9:30 a.m. ET: Markets open higher following economic releases

Here were the main moves in markets at open Thursday morning:

  • S&P 500 (^GSPC): +10.69 (+0.23%) to 4,707.25
  • Dow (^DJI): +102.67 (+0.29%) to 35,856.56
  • Nasdaq (^IXIC): +180.81 (+1.18%) to 15,521.89
  • Crude (CL=F): +$0.12 (+0.16%) to $72.88 a barrel
  • Gold (GC=F): +$5.30 (+0.29%) to $1,807.50 per ounce
  • 10-year Treasury (^TNX): +0.5 bps to yield 1.4620%

9:07 a.m. ET: Consumer prices accelerate, while spending slows

U.S. consumer prices accelerated at the fastest pace in nearly four decades. The Commerce Department reported an increase of 5.7% over the past 12 months, reflecting the fastest gain in 39 years as shoppers confront rising inflation levels ahead of the holidays.

Meanwhile, personal spending rose 0.6% in November, a slowdown from last month’s print of 1.4%. The figure, which accounts for 70% of economic activity, comes amid the latest wave of COVID-19 cases, hinting at the possibility of a broader economic slowdown.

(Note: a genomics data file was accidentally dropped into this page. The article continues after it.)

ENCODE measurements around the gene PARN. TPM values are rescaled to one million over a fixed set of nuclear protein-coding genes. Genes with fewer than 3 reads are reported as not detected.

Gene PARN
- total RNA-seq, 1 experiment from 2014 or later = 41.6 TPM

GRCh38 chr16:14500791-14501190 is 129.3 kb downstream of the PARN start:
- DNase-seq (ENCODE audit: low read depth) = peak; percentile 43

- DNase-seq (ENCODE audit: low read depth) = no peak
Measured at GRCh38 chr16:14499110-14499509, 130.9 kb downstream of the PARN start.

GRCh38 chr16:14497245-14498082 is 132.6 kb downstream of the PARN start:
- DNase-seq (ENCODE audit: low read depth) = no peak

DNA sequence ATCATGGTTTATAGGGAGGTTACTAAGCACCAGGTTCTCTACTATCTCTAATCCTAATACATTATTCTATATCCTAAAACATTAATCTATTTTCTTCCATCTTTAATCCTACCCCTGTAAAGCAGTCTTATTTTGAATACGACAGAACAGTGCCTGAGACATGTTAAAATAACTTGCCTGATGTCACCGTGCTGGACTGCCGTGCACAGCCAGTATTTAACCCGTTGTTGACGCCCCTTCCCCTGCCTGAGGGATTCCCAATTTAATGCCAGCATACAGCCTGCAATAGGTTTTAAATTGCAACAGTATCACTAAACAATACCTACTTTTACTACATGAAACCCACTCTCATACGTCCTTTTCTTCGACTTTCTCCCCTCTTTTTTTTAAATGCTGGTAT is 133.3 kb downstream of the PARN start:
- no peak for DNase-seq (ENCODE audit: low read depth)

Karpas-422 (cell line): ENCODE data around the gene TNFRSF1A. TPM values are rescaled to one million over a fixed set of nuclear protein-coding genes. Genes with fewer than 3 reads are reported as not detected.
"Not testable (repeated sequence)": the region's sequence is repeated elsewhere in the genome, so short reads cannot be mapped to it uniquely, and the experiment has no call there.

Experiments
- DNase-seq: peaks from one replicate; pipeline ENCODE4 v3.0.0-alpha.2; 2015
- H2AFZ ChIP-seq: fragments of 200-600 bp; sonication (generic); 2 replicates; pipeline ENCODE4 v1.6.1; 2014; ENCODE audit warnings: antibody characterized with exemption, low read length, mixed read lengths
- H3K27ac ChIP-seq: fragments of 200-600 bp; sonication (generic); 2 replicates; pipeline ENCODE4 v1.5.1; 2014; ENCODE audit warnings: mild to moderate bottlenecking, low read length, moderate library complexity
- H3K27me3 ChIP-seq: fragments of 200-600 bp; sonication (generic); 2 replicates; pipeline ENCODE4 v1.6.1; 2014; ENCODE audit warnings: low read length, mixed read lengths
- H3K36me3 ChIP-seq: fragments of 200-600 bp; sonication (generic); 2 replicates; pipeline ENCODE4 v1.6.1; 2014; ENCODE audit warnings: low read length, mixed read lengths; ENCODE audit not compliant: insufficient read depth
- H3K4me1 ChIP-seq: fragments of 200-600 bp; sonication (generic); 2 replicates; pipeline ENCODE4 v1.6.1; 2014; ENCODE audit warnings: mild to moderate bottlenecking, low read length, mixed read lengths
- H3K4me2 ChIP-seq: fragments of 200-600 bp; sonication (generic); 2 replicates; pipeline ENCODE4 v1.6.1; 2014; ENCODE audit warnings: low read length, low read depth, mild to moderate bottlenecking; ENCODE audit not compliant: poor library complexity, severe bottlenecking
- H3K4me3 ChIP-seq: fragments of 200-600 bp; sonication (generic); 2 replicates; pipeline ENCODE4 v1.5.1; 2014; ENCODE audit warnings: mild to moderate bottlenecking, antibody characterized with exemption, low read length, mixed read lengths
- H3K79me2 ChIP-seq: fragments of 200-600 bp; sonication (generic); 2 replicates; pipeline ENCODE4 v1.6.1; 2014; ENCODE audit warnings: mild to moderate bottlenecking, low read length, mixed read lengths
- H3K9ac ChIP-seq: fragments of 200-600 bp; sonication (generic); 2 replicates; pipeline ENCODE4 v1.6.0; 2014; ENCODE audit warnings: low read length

Personal incomes rose 0.4% in November, down slightly from the 0.5% increase in October.

8:42 a.m. ET: Durable goods orders beat expectations

U.S. durable goods orders rose by 2.5% in November, up from the prior month, boosted by a sharp rise in aircraft orders.

Core capital goods orders, a measure of business investment in equipment that excludes aircraft and military hardware, fell 0.1% after an upwardly revised 0.9% increase in October, according to Bloomberg.

The median Bloomberg estimates projected a 0.7% increase in core capital goods orders and a 1.8% rise in total durables bookings.

8:30 a.m. ET: First-time unemployment filings remain at pre-pandemic levels

Initial jobless claims remained at pre-pandemic lows, sustaining a downward trend from the highs of their coronavirus peak and reflecting labor market tightness brought on by a demand for workers heading into the new year.